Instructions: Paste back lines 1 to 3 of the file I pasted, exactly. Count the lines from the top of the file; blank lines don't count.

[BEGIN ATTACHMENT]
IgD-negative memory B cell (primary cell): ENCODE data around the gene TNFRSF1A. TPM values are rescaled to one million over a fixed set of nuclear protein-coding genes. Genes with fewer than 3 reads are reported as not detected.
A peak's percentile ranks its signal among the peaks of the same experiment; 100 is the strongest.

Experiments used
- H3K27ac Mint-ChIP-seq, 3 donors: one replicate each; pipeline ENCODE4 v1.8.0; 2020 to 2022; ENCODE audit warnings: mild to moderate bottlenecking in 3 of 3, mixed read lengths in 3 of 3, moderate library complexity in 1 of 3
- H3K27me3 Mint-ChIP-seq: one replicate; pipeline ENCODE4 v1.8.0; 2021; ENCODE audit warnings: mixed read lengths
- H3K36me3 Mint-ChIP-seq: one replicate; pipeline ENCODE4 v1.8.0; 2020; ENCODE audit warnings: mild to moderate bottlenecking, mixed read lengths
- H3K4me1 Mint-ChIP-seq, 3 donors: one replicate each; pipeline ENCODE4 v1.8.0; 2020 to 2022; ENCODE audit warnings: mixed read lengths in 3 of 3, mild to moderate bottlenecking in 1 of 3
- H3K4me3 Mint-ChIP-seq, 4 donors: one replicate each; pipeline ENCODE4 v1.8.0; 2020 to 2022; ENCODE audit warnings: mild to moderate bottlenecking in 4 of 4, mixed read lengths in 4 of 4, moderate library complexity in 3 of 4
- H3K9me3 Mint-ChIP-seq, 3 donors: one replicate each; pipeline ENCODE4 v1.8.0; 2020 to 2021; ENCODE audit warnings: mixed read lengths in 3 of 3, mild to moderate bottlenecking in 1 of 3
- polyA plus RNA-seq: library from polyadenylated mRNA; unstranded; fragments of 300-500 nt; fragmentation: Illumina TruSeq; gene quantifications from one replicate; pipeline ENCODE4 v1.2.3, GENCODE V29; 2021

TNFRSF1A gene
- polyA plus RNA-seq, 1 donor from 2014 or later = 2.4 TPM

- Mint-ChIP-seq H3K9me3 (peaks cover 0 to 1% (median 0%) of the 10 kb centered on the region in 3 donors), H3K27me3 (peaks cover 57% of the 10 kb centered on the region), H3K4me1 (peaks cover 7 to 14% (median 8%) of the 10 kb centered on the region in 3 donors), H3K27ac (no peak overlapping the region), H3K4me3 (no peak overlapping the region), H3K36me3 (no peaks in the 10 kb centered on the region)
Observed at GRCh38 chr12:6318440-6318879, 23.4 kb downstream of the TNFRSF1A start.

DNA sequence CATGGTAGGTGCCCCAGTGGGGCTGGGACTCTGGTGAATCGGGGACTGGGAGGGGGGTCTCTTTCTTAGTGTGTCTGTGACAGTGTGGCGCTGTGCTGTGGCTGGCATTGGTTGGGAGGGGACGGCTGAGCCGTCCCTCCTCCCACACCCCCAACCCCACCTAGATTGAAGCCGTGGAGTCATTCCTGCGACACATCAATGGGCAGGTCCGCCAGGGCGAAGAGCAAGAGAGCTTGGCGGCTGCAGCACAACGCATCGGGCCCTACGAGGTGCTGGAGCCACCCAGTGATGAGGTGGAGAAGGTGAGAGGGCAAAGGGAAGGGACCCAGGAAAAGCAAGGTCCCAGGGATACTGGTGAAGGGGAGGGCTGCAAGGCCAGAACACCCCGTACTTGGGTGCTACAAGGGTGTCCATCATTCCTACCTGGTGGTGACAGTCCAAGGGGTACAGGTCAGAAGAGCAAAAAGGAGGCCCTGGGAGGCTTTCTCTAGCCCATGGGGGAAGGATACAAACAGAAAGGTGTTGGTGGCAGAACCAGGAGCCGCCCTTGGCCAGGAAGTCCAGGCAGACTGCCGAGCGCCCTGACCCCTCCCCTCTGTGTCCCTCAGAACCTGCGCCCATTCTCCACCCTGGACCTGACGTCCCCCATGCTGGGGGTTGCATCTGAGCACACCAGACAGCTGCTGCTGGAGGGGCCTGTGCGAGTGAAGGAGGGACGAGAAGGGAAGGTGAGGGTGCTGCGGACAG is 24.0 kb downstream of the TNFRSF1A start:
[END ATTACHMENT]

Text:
IgD-negative memory B cell (primary cell): ENCODE data around the gene TNFRSF1A. TPM values are rescaled to one million over a fixed set of nuclear protein-coding genes. Genes with fewer than 3 reads are reported as not detected.
A peak's percentile ranks its signal among the peaks of the same experiment; 100 is the strongest.

Experiments used